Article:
Source: REGISTER OF OLD SETTLERS , BOOK One, page 280 & 283
submitted by Shirley Plumb, November 27, 2007

May 17, 1890 (hand written)

The funeral of John P. Lewis occurred yesterday afternoon at 8 o’clock from the residence on Newell Avenue, and was attended by a large body of our citizens. Mayor Schmidt and members of the City Council and government were present to testify their respect for the memory of an honored and faithful public servant. Muscatine Lodge No. 5, I. O. O. F., of which deceased was a distinguished member, was also present in strong force under Captain Bitzer, accompanied by members from Wilton and West Liberty. The old Settlers of Muscatine were also numerously represented.

The coffin was beautifully decorated with floral emblems, which made a fitting enshrinement of him whose face reposed so naturally and peacefully in death. The services were conducted by Rev. S. H. Parvin, of the First Presbyterian church, assisted by the First Baptist male choir quartet. The text was Job xiv-14. “If a man died shall he live again?” The remarks which followed reflected the brightest faith of the speaker. At the close of the services at the house, the Odd Fellows took the direction of the funeral, escorting the procession to the cemetery and concluding the ceremonies with the impressive service of the Order. The pall bearers were Jacob Erb, Joseph Morrison, John Koehler, G. M Scott, J. Nichols and Justin Grady.

*** another article on page 283 ***

Death of John P. Lewis

This venerable and beloved citizen died at his home in this city, Saturday at 9:45 p.m. For several weeks he had lain at the very threshold of the other world; but he had lived a life of such apparent security from the common ills of man, and had exhibited such health and active vigor recently, that it could hardly be realized by any of his multitude of friends that his departure was inevitable. His consciousness seemingly remained unclouded until at noon Saturday, when he sank into a stupor until he awoke to the new life of immortality.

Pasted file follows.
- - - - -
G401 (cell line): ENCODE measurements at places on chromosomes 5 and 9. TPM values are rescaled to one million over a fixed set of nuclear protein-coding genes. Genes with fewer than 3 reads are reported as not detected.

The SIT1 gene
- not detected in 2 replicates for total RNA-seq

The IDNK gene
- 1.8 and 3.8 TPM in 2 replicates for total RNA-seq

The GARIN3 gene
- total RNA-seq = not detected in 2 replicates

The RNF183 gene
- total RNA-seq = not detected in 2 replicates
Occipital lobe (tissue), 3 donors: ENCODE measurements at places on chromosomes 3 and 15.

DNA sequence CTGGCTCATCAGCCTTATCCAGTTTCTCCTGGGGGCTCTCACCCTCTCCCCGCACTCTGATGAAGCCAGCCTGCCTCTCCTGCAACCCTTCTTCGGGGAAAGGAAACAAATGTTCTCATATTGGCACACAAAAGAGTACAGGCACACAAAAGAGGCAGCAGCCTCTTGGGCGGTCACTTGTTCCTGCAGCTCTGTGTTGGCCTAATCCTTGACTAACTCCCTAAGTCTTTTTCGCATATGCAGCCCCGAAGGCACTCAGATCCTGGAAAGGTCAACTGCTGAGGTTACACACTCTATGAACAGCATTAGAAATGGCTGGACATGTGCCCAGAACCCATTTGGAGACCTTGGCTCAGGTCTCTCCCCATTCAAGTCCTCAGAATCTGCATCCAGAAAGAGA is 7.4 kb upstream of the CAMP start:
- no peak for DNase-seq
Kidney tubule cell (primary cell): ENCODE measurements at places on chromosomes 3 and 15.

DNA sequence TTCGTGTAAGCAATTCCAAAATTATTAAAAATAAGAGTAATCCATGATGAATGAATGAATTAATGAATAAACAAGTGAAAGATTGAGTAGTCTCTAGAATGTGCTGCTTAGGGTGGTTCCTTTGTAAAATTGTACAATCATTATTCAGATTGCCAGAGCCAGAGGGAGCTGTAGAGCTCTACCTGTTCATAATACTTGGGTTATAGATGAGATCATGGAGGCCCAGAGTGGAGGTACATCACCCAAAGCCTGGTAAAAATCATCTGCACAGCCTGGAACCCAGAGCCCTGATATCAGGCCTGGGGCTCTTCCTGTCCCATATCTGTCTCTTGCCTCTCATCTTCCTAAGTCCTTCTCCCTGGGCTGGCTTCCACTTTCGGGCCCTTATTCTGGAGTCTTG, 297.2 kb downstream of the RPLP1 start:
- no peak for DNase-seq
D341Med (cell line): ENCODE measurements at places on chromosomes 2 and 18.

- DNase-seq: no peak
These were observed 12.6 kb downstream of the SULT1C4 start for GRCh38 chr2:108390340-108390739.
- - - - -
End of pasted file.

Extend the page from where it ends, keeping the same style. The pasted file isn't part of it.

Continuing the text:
Mr. Lewis complained of indisposition early in the winter, and his neighbors began missing the accustomed sight of this veteran of over three score and ten bending his steps at night for a mile walk to the city, to have an evening chat with his friends, Joseph Bridgman and Adam Reuling, or to join in the lodge exercises of his favorite Order of Odd Fellows. There seemed to be a sudden and growing failure of a vital energy, and in the absence of a specific cause his death must be attributed to general debility.

Deceased was born in Uniontown, Pa., May 11, 1818. He remained at home until 23 years of age, when he embarked in the tailoring business at Mt. Vernon, O., where on January 3, 1847, he celebrated his nuptials with Miss Mary Mitchell, who survives him. In 1852 Mr. and Mrs. Lewis removed to Muscatine, which has been their home for 38 years, during most of which time deceased was numbered among the leading merchant tailors of the city. Six years ago he retired from business, but retained an active interest in public affairs. He had been frequently honored with local offices of trust, and it at last became proverbial that he was the only one the people would have for their city and township assessor, to which offices he was elected for many successive terms. He had a beautiful home, a beloved family, congenial associations, troop of friends, and his Odd Fellowship which he cherished as a religion. Few have passed down the declining years of life under happier circumstances. Of nine children six survive their father—Charles P., a resident of Wyoming Territory, and Walter, Anna B., Mary B., Katie S. and Etta, residents of this city.

Deceased was a devoted husband and father, a kind neighbor, an obliging friend, an upright man and citizen, and Muscatine will deeply mourn his loss.

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